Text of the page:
The innate immune receptor Dectin-1 appears to have a key role in fungal recognition and combating. Therefore the authors wanted to further explore the role of this receptor by studying mice with and without Dectin-1. They found that Dectin-1 deficiency led to increased susceptibility to chemically induced colitis, including weight loss, tissue destruction and cell infiltration by inflammatory cells, etc. Moreoever, evidence was found of fungal invasion of inflamed tissue in the Dectin-1 knockout mice and taken together, their data suggest that Dectin-1 deficiency leads to altered immunity to commensal gut fungi.
To cut a long story short, results from these experiments in mice led the investigators to search for mutations in CLEC1A (the human Dectin-1 gene) in patients with ulcerative colitis, and they found that mutations were significantly more common in patients with severe ulcerative colitis (patients requiring colectomy) than in those with a less aggressive disease progression. This suggests that not only bacteria but also intestinal fungi interact with the intestinal immune system and may thereby influence health and disease. If this can be confirmed by others, this is an example of how biomarkers can predict the disposition towards/progression of disease and the results may have profound consequences for diagnostic strategies (e.g. screening for mutations in the Dectin-1 gene) and therapeutic management of patients with severe ulcerative colitis. Maybe it would have been interesting to know about such mutations in patients with Crohn's Disease as well...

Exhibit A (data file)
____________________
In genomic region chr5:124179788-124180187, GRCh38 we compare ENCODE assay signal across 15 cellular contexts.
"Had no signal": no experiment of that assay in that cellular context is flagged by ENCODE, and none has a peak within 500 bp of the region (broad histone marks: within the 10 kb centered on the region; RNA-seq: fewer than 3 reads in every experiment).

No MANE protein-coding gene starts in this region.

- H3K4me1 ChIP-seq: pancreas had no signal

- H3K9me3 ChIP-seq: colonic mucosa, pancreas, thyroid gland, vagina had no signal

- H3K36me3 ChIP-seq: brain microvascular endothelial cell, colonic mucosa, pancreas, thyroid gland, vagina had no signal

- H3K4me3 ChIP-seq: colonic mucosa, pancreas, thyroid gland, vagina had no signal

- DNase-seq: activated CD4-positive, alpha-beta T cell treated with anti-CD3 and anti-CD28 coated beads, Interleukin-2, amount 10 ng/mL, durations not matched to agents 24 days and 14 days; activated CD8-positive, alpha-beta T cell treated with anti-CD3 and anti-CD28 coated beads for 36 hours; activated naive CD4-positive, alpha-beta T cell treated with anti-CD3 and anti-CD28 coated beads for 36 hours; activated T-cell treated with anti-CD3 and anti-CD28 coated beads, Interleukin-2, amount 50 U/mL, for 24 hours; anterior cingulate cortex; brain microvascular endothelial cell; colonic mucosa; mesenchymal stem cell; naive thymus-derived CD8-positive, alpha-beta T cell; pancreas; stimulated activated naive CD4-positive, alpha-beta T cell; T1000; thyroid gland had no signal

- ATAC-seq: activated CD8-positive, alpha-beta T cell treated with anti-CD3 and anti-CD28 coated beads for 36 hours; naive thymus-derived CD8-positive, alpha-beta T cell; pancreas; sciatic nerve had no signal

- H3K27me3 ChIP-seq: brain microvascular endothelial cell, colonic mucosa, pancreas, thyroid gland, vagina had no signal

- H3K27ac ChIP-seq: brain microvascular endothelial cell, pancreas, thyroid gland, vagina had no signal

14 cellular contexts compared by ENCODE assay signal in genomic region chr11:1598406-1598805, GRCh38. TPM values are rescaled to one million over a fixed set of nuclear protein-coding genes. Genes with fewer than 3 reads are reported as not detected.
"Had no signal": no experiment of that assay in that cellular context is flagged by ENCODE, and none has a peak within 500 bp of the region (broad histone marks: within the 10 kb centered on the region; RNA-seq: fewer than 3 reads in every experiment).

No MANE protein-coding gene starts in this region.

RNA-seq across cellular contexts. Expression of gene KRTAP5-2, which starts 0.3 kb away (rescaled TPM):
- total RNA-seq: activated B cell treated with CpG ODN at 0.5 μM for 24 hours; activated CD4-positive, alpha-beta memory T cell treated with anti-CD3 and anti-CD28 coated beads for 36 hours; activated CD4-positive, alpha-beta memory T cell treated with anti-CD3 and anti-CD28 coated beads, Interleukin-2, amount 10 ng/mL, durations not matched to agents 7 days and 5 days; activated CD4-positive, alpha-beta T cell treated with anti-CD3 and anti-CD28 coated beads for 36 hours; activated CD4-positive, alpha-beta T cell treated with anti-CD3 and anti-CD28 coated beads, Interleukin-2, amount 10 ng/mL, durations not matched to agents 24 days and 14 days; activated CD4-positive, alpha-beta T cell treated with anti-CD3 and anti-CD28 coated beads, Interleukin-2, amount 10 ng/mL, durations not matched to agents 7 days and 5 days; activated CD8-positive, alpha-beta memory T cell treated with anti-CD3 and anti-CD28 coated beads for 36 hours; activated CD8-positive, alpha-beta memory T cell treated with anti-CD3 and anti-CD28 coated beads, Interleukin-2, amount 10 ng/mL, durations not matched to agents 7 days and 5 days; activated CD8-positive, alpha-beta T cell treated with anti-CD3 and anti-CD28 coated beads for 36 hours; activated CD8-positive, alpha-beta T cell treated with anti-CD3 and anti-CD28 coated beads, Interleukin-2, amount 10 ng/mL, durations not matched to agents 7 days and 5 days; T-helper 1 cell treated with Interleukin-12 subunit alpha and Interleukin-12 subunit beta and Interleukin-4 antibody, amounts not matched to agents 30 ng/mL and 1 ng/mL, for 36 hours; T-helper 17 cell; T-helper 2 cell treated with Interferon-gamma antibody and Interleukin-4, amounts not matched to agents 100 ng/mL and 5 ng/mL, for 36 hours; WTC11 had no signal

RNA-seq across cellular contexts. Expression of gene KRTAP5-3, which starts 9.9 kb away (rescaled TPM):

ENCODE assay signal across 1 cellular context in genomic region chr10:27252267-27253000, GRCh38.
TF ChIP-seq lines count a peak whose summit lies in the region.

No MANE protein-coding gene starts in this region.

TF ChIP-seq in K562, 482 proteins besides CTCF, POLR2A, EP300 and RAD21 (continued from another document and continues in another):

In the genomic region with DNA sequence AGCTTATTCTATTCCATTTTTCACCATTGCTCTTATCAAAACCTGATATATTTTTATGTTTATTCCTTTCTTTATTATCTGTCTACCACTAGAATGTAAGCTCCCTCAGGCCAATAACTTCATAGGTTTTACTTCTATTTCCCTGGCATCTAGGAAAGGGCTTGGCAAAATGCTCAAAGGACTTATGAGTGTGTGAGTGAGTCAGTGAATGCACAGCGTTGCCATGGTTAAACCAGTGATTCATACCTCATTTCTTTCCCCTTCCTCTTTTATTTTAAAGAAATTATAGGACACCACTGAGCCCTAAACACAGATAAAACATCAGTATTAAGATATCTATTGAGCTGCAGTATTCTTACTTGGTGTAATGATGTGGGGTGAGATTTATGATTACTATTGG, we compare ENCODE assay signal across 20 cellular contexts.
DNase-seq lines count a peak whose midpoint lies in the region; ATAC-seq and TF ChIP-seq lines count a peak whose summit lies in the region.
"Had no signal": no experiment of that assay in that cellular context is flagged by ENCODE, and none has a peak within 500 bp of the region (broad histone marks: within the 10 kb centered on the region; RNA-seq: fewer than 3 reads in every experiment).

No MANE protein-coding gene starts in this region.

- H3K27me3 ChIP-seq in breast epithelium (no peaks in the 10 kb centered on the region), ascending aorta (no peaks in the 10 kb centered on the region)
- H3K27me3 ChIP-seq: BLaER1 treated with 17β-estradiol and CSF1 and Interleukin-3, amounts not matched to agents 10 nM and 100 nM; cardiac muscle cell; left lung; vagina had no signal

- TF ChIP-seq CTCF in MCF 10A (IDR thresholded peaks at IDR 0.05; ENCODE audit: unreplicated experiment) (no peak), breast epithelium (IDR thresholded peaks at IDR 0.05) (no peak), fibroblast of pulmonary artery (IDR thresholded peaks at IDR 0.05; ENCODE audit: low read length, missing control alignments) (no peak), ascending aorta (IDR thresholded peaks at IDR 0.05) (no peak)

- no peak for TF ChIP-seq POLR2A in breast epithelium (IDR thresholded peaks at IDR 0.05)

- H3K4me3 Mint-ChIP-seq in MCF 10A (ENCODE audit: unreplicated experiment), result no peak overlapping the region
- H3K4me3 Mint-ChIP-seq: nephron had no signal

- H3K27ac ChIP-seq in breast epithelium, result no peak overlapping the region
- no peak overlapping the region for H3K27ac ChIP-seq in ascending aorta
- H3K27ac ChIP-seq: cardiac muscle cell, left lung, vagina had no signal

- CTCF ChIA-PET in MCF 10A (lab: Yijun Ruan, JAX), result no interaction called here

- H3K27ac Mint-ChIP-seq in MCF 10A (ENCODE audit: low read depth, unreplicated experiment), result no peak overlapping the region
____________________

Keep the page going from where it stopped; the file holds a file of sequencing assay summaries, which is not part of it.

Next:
Next, the investigators took to identifying what types of fungi were actually present in the colon of these mice. What may be a little bit controversial is the fact that the authors - by amplification and deep sequencing of  ITS1-2 (genetic marker commonly used to identify and taxonomically group fungi) - appear to have found not only species representing a staggering 50 well-annotated fungal genera in the mouse microbiome, but an additional 100 "novel and/or un-annotated fungi" as well - this does sound like a lot, but somehow the reader is calmed down a bit, when the authors later tell us that 97.3% of all fungi detected in the mouse faeces belonged to only 10 species, with 65.2% of the fungal sequences belonging to Candida tropicalis. So, whether the 100 novel fungi are indeed fungi colonising the intestinal tract is unknown, but they may very well represent fungi "on transit", so to say, acquired from food, drink or environment maybe... we know that fungi are ubiquitous - we inhale fungi every day for instance, and when deep sequencing is applied, it may be possible to trace even fungi only present in very small quantities; also ITS-2 analysis does not tell us whether the sequences are from "intact/live" (i.e. colonising) fungi or from degraded fungi (i.e. ingested); a classic example is Saccharomyces cerevisiae (Brewer's or Baker's yeast), which we may often acquire from food and drink, but which may also colonise (settle and proliferate) our intestines. Contamination of the faecal samples from fungi present in the environment and during processing is also a possibility (one of the reasons why PCR-based diagnostics for fungal infections is a tricky task...). Well so, all of these new species/genera may not necessarily represent the "mouse mycobiome". However, the authors found only few of the fungi in the food that was fed to the mice, so this still may remain a bit of a mystery... it would have been interesting to know whether the fungi detected were yeasts or molds, for instance, and very little information can be extracted from the supplementary material (phylogenetic analysis) accompanying the paper. Anyway, it's all very stimulating and further studies will assist in exploring fungal diversity and, hopefully, the diversity of micro-eukaryotes in general.